y = y-5;
        }
        else if( keys.c[0].left )
        {
x = x-5;
        }
        else if( keys.c[0].right )
        {
x = x+5;
        }

sprintf(tStr, "X: %d\n", x );
graphics_draw_text( disp, 10, 20, tStr );
sprintf(tStr, "Y: %d\n", y );
graphics_draw_text( disp, 10, 30, tStr );
        
        /* Update Display */
        display_show(disp);
    }
}

You will notice that we deleted quite a bit and added a few lines of our own.

C) Save the changes

Step 5: Compiling

A) Right click somewhere in our n64forever directory and choose "Open in Terminal"

B) In the box that pops up write

Code: Select all

make
And execute by pressing Return/Enter.


C) If everything worked it should look like this:

If not you probably got a typo, check which line it complains about and fix it in the code.

D) Lots of new files should have been created, but we only care for n64forever.v64. Thats our rom we want to run on our N64.
You can use the Mess emulator to test your program on your PC:
http://messui.the-chronicles.org/



Step 6: Upload the program
To get the n64forever.v64 rom to your Windows machine use dropbox or mediafire again. Upload it through Firefox in Ubuntu then download it again from within Windows.



Step 7: Running the program
To run the program on your N64, you need a flashcart. Just copy the n64forever.v64 to the flashcarts SD card and launch it from the flashcarts menu.


And thats how our program looks like:

You can move the N64 Forever logo around the screen with the dpad.


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Mk II
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Joined: November 7th, 2010, 11:49 am

July 30th, 2012, 3:15 pm #2

Post of the week!
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jonebone
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jonebone
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Joined: March 17th, 2011, 7:13 pm

July 30th, 2012, 3:23 pm #3

Interesting, it looks like this was written in C. I had to write several programs in C / C++ as an undergrad but haven't used that language in years. It's pretty powerful and easier than assembly though (NES-code), so the sky is the limit if everything works as easy as it sounds. Nice write up!
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Mk II
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Joined: November 7th, 2010, 11:49 am

July 30th, 2012, 6:29 pm #4

Now for your next assignment, replace the logo graphic with a Nintendo character like Mario or Zelda.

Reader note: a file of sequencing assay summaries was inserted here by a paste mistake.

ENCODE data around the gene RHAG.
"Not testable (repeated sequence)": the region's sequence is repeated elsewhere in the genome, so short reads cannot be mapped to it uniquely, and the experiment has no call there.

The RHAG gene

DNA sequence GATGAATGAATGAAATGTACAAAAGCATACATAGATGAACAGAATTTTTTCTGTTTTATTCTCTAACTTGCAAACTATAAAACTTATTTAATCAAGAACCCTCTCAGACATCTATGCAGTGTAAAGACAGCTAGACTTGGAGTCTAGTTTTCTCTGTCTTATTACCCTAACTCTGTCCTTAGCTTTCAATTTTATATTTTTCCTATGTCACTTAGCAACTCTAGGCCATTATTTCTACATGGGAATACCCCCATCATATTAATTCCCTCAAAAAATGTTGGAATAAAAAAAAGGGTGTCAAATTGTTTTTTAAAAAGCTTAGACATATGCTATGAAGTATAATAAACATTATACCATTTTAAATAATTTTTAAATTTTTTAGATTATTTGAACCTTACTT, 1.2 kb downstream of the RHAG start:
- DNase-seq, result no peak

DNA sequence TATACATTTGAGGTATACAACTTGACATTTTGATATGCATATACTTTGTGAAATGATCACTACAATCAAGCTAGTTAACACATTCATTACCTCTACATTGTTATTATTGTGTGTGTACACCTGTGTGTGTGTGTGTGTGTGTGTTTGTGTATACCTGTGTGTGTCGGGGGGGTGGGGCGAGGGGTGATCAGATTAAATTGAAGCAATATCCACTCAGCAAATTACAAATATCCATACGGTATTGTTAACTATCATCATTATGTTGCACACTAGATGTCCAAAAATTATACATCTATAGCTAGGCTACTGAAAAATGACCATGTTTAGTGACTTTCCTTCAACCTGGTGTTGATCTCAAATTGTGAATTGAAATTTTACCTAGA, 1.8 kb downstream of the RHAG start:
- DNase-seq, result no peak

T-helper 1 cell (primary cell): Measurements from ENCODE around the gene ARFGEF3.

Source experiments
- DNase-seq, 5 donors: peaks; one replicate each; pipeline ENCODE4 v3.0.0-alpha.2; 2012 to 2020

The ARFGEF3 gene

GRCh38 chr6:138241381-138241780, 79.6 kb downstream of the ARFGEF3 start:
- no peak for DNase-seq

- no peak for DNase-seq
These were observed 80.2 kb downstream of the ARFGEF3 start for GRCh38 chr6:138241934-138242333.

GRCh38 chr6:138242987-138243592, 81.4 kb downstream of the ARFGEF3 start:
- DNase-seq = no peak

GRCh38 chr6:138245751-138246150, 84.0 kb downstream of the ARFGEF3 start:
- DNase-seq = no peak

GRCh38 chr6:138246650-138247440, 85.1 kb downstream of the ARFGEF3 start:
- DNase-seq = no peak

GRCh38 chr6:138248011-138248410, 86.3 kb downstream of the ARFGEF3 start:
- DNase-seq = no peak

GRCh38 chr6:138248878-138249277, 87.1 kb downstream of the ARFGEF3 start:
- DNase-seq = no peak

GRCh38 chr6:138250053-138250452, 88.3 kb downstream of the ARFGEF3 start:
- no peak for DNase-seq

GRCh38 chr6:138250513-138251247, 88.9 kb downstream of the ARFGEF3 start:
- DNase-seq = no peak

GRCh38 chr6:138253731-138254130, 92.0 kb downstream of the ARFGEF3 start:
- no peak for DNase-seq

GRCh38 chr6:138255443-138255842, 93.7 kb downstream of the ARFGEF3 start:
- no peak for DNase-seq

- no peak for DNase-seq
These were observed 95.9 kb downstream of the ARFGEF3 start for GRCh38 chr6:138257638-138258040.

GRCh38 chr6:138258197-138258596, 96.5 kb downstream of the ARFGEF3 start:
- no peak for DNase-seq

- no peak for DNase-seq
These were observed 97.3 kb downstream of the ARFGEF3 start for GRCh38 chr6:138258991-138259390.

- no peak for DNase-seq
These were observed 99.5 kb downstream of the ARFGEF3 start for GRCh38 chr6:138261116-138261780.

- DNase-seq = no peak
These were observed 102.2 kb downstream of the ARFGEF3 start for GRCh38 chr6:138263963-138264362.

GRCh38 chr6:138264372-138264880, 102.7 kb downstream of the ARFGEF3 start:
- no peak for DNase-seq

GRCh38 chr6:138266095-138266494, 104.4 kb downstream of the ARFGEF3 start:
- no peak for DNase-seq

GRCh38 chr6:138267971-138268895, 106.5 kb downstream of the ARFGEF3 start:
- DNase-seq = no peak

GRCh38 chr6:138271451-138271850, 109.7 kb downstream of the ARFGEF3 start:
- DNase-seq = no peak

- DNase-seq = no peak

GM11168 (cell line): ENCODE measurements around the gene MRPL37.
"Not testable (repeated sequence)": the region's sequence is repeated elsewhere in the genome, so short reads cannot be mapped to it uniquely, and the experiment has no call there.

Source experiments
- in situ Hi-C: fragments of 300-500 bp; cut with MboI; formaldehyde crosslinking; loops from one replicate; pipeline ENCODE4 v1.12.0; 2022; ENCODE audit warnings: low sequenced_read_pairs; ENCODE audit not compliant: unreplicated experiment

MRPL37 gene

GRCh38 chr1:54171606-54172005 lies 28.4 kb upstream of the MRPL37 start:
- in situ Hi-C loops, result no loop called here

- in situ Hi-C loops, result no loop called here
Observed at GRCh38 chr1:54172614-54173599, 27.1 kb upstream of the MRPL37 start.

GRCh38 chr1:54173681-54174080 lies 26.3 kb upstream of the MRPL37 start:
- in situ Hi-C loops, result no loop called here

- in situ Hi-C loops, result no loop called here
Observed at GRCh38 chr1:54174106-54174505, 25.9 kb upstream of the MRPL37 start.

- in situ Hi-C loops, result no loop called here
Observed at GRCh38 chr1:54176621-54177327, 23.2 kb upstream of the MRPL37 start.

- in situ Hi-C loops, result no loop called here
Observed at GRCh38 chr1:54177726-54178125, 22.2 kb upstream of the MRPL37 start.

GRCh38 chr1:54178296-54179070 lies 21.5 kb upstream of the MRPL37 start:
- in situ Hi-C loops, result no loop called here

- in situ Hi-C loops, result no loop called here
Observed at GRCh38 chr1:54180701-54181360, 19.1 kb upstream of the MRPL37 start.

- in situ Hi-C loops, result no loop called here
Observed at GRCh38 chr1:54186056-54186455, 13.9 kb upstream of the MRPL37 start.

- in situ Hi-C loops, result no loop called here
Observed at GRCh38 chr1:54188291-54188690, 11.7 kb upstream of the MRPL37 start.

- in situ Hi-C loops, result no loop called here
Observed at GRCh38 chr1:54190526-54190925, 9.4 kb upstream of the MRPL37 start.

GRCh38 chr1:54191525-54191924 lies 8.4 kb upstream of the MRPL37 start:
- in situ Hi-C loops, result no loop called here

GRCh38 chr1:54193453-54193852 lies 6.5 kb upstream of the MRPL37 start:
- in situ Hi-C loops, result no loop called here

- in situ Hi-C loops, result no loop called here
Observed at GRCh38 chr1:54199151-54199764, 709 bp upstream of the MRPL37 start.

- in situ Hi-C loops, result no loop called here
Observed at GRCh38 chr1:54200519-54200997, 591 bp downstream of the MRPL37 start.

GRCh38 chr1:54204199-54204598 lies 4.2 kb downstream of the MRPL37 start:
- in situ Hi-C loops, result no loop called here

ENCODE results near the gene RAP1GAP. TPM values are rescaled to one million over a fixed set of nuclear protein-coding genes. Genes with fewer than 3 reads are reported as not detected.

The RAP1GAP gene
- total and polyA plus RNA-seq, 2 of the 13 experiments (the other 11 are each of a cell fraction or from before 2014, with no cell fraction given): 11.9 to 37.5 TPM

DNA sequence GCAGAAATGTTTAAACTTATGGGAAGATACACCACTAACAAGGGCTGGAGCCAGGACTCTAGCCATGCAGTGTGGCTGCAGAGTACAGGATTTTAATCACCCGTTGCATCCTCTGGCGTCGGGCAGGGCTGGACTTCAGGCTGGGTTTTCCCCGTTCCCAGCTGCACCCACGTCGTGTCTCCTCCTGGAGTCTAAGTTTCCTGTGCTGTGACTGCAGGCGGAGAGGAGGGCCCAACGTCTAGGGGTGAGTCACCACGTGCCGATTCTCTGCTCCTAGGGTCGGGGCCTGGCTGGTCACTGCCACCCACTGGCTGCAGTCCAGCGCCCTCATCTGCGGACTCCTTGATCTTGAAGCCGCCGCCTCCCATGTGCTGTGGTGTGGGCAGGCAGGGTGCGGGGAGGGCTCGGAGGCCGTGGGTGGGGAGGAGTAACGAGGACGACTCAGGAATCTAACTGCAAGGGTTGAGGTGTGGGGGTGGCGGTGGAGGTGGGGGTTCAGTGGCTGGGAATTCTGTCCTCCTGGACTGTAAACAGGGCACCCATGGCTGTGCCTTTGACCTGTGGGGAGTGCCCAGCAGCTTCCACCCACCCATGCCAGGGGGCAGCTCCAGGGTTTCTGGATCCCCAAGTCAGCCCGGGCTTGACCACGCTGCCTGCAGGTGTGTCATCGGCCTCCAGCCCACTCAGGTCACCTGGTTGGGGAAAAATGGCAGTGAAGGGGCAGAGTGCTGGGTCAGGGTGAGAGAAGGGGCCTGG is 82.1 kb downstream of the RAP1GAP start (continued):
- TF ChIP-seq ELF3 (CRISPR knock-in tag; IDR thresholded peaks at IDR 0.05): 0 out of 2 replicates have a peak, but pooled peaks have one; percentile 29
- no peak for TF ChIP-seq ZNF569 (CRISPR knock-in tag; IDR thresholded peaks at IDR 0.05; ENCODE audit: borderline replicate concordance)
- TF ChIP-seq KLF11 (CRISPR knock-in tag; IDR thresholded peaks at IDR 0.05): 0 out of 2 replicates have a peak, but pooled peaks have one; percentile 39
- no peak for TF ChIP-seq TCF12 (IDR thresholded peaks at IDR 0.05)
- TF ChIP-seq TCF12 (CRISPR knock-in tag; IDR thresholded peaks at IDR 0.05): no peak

Then turn the image into a sprite with at least two frames of animation.
Extra credit for a fitting background image.



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stinger9142
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Joined: December 4th, 2006, 6:53 am

August 2nd, 2012, 2:30 am #5

Impressive work! :D
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PrinceReborn
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Joined: January 26th, 2014, 11:18 pm

January 27th, 2014, 2:19 am #6

Anyone have working links/images as they are broken?
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sanni
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sanni
Senior Member
Joined: February 21st, 2012, 1:47 pm

January 27th, 2014, 3:26 pm #7

I'm sorry but my image hoster deleted all my images. But luckily in this case I had made an complete backup. So enjoy :)


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PrinceReborn
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Joined: January 26th, 2014, 11:18 pm

January 28th, 2014, 1:49 pm #8

PrinceReborn wrote:Anyone have working links/images as they are broken?
Wow! Thank you so much for the effort! I'm going to have a go.
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Mk II
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Joined: November 7th, 2010, 11:49 am

January 29th, 2014, 3:13 pm #9

Sanni,

the MESS emulator does not support Nintendo 64 without the BIOS Rom files and i can't get the test program to run in Project64 either.
any idea or suggestion?

UPDATE yeah, i've just succesfully compiled and run "my" first N64 program!
Only replaced the sprite art as Sanni suggested for a trial run.



I couldn't get the Windows toolchain working properly so i had to use the Ubuntu VM setup but i'm quite familiar with Linux/Ubuntu so that worked out really well.
I happen to own a Doctor V64 and i'm looking forward to burning my creations to CD-ROM and run them on an actual console

Word of advice: this is not the best platform to learn how to program (probably one of the worst actually).
Get the C programming basics under your belt before you try to tackle the N64
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Kibib
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Kibib
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Joined: August 11th, 2016, 2:38 am

August 11th, 2016, 2:56 am #10

Hey everyone, newbie here.
I have followed the tutorial and played around with the code a bit, and it is quite a lot of fun.
Now, what's really bugging me is, that I seem to be incapable of creating sprites with an alpha-channel (converting PNGs with transparent areas).
Mk II seems to got that working, so I was wondering, if there is anything special to do when using mksprite in such a case?
When trying to load the sprites, they simply do not appear.
The functions dfs_read and dfs_open both return negative values.

The same thing happens with libdragons own examples, though...

Any suggestions?
UPDATE: The MESS Emulator is certainly not the cause (I thought it might be), I've got the .n64 running on the cen64 emulator as well - same problem.